By Kim Polacek, APR, CPRC - June 03, 2020
You may have heard the phrase “happy wife, happy life.” Well, there may be added truth to those words. A new study out of The Ohio State University suggests breast cancer survivors who are happy with their romantic relationships may be at lower risk for health problems. The reason? Reduced stress.
High stress levels cause inflammation in the body. While inflammation can help promote healing when you’re sick or injured, elevated inflammation over time can increase your risk of cancer recurrence and other illnesses.
"This study illustrates the importance of treating the whole person in cancer care."- Dr. Heather Jim, Co-Leader, Health Outcomes and Behavior Program
“This study illustrates the importance of treating the whole person in cancer care. Results are consistent with other studies suggesting that psychosocial support for women with breast cancer can reduce stress and inflammation and improve quality of life,” said Dr. Heather Jim, co-leader of the Health Outcomes and Behavior Program at Moffitt Cancer Center.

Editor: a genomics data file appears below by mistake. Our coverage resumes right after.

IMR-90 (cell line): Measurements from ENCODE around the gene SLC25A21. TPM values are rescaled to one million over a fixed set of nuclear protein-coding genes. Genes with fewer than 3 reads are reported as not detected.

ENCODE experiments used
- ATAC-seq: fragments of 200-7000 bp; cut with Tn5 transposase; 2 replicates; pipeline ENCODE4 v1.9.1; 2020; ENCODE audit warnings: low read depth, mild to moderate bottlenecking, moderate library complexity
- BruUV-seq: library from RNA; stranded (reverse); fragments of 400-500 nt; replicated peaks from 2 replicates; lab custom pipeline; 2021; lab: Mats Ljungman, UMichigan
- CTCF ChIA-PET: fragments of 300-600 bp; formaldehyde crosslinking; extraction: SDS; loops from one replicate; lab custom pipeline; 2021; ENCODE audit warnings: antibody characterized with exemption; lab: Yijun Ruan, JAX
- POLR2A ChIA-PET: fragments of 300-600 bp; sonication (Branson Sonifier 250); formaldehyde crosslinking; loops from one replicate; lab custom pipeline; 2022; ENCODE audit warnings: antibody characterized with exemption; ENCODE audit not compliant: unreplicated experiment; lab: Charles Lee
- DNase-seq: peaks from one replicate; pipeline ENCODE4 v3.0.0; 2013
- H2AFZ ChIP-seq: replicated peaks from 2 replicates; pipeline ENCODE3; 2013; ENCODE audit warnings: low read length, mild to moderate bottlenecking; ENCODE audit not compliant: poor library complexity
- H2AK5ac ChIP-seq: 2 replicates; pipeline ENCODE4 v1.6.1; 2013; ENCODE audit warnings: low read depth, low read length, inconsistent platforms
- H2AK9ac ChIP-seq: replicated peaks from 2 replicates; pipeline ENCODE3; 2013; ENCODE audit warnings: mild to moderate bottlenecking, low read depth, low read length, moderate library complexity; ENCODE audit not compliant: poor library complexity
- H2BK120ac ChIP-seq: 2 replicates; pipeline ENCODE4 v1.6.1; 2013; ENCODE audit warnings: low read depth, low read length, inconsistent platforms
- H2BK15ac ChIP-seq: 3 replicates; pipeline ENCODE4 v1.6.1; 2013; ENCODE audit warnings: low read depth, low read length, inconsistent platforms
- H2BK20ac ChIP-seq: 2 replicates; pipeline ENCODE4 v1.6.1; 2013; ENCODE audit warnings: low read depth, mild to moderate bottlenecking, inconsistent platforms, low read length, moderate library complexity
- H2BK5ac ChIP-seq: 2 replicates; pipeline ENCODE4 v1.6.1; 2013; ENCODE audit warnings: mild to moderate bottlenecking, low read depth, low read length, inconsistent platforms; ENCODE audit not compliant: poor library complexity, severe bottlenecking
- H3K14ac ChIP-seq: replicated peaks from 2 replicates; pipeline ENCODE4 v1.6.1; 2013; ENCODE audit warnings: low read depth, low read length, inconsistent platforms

The study evaluated 139 breast cancer survivors over an 18-month period. Women were asked to complete questionnaires and provide blood samples three times. The questionnaires assessed relationship satisfaction and happiness, as well as perceived stress. The blood samples analyzed four circulating markers of inflammation that are linked to health problems such as heart disease, arthritis and diabetes.
The results found that those women who felt more satisfied with their relationships had lower perceived stress and, in turn, lower levels of inflammation.
“It’s important to note that cancer diagnosis and treatment are inherently stressful experiences,” said Jim. “It’s not realistic to eliminate all stress during this time. However, even small steps toward managing stress, such as spending time with friends, exercising, praying or meditating may help patients feel better physically and emotionally.”